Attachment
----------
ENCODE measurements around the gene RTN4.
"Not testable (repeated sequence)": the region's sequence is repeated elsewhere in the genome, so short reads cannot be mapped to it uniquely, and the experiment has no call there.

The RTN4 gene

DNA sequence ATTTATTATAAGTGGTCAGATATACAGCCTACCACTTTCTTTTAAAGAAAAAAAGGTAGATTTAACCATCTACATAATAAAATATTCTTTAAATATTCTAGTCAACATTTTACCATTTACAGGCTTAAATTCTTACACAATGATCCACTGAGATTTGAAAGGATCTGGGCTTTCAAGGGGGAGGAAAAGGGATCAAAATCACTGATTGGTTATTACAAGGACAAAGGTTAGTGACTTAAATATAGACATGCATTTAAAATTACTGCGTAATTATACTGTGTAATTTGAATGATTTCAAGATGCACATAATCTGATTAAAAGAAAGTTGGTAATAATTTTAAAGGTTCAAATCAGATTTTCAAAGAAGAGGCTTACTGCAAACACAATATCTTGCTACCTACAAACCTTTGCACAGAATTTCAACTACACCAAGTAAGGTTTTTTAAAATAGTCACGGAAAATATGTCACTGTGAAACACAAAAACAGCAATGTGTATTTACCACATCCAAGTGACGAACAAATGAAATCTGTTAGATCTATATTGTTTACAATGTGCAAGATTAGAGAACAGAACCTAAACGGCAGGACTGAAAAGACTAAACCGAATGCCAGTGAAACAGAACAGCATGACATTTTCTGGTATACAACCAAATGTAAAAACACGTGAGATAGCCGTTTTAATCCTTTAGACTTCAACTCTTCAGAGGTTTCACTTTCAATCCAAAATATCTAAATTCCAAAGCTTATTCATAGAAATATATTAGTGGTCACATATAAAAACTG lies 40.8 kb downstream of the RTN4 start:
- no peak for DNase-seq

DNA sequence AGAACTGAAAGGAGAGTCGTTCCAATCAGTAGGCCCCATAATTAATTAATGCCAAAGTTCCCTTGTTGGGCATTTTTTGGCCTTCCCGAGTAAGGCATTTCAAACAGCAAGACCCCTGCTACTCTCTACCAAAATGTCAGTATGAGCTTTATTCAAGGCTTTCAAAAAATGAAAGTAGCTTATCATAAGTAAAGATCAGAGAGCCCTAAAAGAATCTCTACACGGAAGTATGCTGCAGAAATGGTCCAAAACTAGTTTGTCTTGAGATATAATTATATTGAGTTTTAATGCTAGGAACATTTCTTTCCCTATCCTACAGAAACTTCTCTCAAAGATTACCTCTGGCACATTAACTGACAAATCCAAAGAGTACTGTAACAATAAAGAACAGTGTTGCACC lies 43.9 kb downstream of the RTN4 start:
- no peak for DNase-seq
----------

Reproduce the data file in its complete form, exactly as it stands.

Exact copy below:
ENCODE measurements around the gene RTN4.
"Not testable (repeated sequence)": the region's sequence is repeated elsewhere in the genome, so short reads cannot be mapped to it uniquely, and the experiment has no call there.

The RTN4 gene

DNA sequence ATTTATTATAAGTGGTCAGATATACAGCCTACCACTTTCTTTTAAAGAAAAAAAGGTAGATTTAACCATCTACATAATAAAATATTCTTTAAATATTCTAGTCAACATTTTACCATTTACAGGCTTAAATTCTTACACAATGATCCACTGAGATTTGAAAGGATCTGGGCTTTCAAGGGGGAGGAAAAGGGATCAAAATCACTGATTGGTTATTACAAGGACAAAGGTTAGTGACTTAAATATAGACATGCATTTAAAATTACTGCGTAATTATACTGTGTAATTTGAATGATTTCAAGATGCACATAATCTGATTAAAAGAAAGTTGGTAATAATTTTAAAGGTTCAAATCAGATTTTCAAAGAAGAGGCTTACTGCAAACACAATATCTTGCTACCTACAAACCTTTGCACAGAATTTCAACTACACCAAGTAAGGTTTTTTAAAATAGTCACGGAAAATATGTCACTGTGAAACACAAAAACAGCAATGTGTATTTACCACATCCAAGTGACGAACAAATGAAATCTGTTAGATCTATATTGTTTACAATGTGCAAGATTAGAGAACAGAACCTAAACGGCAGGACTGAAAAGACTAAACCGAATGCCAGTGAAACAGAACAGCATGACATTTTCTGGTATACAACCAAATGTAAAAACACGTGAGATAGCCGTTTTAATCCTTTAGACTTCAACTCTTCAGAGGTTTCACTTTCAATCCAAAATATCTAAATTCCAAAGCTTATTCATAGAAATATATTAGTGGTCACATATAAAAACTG lies 40.8 kb downstream of the RTN4 start:
- no peak for DNase-seq

DNA sequence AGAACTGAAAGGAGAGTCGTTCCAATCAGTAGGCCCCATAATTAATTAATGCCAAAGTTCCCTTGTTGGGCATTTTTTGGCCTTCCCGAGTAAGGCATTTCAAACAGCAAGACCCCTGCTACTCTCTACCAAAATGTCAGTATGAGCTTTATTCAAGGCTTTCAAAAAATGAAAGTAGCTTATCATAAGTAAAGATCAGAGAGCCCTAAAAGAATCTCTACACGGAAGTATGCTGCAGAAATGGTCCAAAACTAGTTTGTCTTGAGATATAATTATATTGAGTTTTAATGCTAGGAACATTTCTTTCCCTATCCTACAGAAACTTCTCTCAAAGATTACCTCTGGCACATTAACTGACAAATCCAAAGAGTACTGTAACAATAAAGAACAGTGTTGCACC lies 43.9 kb downstream of the RTN4 start:
- no peak for DNase-seq